Affordable housing in Asheville takes many forms.
Everyone thinks of affordable housing as low-rent apartments placed near the railroad tracks or the highway or 10 miles out past the city limits. But affordable housing in Asheville doesn’t have to mean Section 8 housing. Far from it. In fact, affordable housing can refer to owning a house, not renting an apartment.
Zachery “Zack” Adam of Prime Mortgage, Inc. (dba PrimeRate Mortgage Lending Inc.) — along with collaborators Nick Hinton of Carolina Green Realty and Mark Silver of Best Credit Rx — have made the home-ownership dream more affordable for many people. While affordable housing in Asheville isn’t their main focus, they do their part to help those who didn’t even realize they could afford a home.
Lowering the Bar
The biggest impediment to home ownership used to be the size of the down payment. Many hardworking Ashevilleans can’t afford 20 percent down on a home. Most are having a difficult enough time paying the exorbitant rents that the new apartment complexes are charging. According to a 2014 report out of Chapel Hill, as many as 47 percent of Asheville’s renters are paying more than 30 percent of their income just for housing costs.
But a monthly mortgage payment can be lower than a rent payment, even with mortgage insurance and taxes. To get around the down payment dilemma, Prime Mortgage Lending of West Asheville offers a variety of low- or no-down payment loans, often subsidized by the US Government. First-time homebuyers, more than any other group, have benefitted from these programs. And converting renters into homeowners is one of the best ways to approach the affordable housing issue.
A Special Case
Kaysha Siemens and Michelle Herdon attended the Asheville Housing Fair late last year just to learn what it would take to buy a home sometime in the future. The City of Asheville, the Land of the Sky Association of Realtors and the Asheville Affordable Housing Advisory Committee collaborated to sponsor the fair, which attracted about 300 people.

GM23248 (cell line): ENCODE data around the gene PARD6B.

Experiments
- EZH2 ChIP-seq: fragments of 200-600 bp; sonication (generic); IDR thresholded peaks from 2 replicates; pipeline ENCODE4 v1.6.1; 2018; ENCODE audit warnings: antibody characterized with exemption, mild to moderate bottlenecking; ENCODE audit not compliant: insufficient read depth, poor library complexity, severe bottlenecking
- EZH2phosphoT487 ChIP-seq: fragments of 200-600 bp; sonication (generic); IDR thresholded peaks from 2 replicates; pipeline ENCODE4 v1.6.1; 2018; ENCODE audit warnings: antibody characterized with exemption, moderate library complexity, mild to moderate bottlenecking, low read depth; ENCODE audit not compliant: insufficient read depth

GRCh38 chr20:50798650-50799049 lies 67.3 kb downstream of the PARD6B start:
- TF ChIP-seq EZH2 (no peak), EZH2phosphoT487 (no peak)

“The attendees represented a true cross-section of Asheville’s population, in terms of racial diversity on one side and housing developers on the other,” said Lindsey Simerly of the City of Asheville. At the fair, Siemens and Herndon met Realtor Nick Hinton, who introduced them to Zack Adam. Within four months, the former renters closed on their own home.
Affordable Housing in Asheville
A shortage of affordable housing options inside the city limits still plagues Asheville. Certainly, there aren’t enough stories like Siemens and Herndon’s to ease the crisis. But getting renters to realize they can afford to buy a home is a step in the right direction. And Zack Adam of Prime Mortgage Lending of West Asheville is proud of his efforts to help first-time buyers get into a home of their own.
Meanwhile, the City of Asheville — with help from non-governmental organizations like Habitat for Humanity and Mountain Housing Opportunities — are chipping away at the problem to develop new affordable units. Caused by rising demand in an increasingly popular destination, the issue of affordable housing in Asheville will continue to draw attention and resources. And Zack will continue to do his part. For more information, contact Zack.